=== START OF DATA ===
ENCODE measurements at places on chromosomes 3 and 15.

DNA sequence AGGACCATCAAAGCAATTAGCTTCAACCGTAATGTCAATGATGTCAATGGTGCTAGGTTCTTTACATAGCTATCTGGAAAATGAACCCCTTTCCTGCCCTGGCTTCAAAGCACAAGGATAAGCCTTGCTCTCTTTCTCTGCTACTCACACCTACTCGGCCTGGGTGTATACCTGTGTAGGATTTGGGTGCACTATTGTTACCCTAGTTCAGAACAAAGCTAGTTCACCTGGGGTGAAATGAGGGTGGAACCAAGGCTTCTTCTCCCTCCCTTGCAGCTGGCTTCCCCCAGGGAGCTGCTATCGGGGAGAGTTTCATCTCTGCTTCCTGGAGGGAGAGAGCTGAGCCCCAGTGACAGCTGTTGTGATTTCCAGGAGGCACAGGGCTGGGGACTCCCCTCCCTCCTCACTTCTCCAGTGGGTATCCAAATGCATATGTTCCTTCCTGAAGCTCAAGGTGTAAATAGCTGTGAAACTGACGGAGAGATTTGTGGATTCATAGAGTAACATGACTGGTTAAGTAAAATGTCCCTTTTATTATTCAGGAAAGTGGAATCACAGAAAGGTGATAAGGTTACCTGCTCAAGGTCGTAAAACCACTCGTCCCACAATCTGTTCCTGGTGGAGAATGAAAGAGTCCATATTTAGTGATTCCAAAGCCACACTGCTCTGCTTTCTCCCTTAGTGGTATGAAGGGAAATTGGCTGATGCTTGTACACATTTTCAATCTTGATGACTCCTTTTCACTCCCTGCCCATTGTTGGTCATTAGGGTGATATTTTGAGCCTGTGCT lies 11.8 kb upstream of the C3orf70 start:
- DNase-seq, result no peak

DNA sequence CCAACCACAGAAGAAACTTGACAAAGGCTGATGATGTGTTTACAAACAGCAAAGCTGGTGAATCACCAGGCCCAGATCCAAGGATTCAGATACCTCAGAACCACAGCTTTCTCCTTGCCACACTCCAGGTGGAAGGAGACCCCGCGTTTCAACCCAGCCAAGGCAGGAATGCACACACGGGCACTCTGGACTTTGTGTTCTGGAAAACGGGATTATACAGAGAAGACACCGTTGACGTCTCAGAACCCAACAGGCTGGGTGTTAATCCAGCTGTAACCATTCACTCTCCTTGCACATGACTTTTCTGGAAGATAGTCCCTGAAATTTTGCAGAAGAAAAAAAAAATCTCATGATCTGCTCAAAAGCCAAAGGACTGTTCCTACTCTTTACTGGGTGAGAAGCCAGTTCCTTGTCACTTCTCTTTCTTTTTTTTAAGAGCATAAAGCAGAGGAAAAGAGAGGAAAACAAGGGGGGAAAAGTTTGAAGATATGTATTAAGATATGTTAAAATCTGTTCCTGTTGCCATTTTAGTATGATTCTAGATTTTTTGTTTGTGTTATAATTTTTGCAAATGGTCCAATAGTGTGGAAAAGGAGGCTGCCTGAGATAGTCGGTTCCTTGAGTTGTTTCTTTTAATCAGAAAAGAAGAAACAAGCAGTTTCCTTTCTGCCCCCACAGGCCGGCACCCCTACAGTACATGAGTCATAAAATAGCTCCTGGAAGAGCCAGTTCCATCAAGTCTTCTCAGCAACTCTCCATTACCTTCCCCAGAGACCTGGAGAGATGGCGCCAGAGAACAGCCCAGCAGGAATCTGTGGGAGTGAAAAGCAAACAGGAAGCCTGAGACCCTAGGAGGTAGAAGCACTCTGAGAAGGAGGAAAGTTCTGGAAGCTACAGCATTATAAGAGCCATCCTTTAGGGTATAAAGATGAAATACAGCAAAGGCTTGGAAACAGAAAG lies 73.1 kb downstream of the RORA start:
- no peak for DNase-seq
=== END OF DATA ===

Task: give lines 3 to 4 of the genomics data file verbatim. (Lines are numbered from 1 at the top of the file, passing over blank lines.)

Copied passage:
- DNase-seq, result no peak

DNA sequence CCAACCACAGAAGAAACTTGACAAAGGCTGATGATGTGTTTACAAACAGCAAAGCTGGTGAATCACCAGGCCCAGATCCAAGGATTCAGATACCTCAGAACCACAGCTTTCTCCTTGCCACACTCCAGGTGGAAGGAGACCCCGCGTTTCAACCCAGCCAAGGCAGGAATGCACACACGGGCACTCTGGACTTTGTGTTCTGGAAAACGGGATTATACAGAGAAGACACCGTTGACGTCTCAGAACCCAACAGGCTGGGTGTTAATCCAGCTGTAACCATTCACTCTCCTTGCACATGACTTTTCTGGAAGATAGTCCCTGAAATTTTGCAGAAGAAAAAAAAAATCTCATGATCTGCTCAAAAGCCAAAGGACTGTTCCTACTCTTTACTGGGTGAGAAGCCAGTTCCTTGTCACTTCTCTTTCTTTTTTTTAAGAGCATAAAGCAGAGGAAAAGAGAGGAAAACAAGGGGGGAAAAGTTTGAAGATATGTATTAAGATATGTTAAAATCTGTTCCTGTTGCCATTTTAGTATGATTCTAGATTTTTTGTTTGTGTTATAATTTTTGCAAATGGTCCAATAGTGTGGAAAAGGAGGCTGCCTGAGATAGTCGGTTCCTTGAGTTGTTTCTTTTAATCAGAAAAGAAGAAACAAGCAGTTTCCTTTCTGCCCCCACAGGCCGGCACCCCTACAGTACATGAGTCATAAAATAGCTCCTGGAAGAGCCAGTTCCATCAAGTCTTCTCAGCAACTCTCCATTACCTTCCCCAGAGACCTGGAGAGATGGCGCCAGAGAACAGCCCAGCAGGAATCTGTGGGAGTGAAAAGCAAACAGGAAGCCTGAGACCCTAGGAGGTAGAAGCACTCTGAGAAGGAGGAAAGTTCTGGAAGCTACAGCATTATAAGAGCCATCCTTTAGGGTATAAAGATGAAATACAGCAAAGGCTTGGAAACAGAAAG lies 73.1 kb downstream of the RORA start: